Category Archives: Traffic and Safety

New Project: Using Apps to Notify the Public of Local Road and Bridge Closures

The traveling public increasingly relies on navigation systems to get to their destinations. Currently, there is not a system, tool, or process being used by cities and counties in Minnesota to report road or bridge closures for use by transportation agencies to display to the traveling public or for use by third-party mapping/navigation companies (e.g., Waze, TomTom, HERE Technologies, Google Maps) to provide to the public.

This project will document up to three best practices for manual local road closure reporting, describe an approach that the Local Road Research Board could use to develop or implement an existing user-friendly road closure reporting system, and provide guidance on how to report closures to third-party mapping/navigation companies.


MnDOT already operates and maintains a statewide traveler information reporting system known as CARS. This project will review and summarize the options and approach for adapting it for local road entry. As part of the study, researchers will:

  • Develop best practices for reporting systems by documenting four examples used in other states for establishing and operating tools to report local road closures.
  • Define three options for how to make a user-friendly system for local Minnesota agencies using the outcomes of the best practices summary.
  • Prepare users guide for entering information into existing mapping tools that will assist in understanding the process to submit road closures and mapping updates to established mapping/navigation providers.

Project Details

  • Estimated Start Date: 12/19/2022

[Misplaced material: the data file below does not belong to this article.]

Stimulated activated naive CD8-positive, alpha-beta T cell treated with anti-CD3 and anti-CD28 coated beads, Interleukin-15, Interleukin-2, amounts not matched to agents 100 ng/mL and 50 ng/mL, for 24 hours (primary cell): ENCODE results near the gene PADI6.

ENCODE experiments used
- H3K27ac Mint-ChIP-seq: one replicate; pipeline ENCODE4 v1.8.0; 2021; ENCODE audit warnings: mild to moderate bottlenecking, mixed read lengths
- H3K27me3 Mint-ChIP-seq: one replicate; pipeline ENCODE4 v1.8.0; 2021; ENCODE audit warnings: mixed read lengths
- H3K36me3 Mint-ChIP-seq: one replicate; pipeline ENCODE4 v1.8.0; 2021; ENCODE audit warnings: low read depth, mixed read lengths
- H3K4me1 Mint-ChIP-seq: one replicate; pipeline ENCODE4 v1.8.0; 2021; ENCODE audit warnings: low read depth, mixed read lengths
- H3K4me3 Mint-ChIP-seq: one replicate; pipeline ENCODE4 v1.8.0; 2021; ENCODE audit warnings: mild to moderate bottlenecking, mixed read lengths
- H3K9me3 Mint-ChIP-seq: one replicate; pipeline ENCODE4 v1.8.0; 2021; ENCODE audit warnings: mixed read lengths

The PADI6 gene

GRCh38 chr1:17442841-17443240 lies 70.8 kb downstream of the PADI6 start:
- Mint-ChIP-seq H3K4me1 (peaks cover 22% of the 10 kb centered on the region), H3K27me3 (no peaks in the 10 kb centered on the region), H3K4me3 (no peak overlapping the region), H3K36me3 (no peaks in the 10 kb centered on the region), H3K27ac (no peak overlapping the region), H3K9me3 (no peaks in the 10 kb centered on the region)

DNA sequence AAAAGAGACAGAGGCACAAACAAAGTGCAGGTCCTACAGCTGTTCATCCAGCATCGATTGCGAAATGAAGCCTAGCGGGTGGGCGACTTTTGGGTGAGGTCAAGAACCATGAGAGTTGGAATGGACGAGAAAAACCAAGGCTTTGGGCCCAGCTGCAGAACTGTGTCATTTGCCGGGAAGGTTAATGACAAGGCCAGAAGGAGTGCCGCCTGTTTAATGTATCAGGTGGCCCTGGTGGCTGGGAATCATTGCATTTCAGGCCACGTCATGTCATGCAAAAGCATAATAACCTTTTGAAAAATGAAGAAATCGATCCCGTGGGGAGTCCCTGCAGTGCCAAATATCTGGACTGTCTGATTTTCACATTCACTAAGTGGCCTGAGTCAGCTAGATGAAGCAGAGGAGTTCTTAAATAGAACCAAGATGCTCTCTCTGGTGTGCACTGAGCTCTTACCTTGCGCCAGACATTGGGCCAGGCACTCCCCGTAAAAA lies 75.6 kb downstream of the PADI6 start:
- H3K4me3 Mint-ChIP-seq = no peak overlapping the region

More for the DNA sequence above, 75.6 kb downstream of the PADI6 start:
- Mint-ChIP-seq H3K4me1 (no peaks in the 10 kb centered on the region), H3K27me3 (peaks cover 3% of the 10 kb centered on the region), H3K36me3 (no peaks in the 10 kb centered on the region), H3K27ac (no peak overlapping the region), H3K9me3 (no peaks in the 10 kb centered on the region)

• Estimated Completion Date: 03/31/2024
  • Funding: Local Road Research Board
  • Principal Investigator: Dean Deeter
  • Technical Liaison:  Perry Clark

Details of the research study work plan and timeline are subject to change.

To receive email updates about this project, visit the Local Road Research Board to subscribe.

Using Signal Phasing and Timing Data to Reduce Fuel Use

Fuel consumption increases when vehicles stop and start at traffic signals. Transmitting traffic signal data to connected vehicles could control vehicles’ driving speed and limit unnecessary stopping and starting, potentially lowering fossil fuel use. A recent study looked at the benefits and costs of deploying more signal messaging technology to inform future infrastructure investments. 

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Study of Alcohol Overservice Finds Lack of Enforcement

Originally published as Study of alcohol overservice finds a lack of enforcement—and opportunities to improve in Catalyst, February 2023.

Overservice—the act of serving alcohol to an obviously intoxicated person—contributes to motor vehicle crashes and violence, and it’s illegal in 48 out of 50 states. Still, U of M researchers say overservice tends to be understudied and underenforced.

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Effective Placement of High-Tension Cable Median Barriers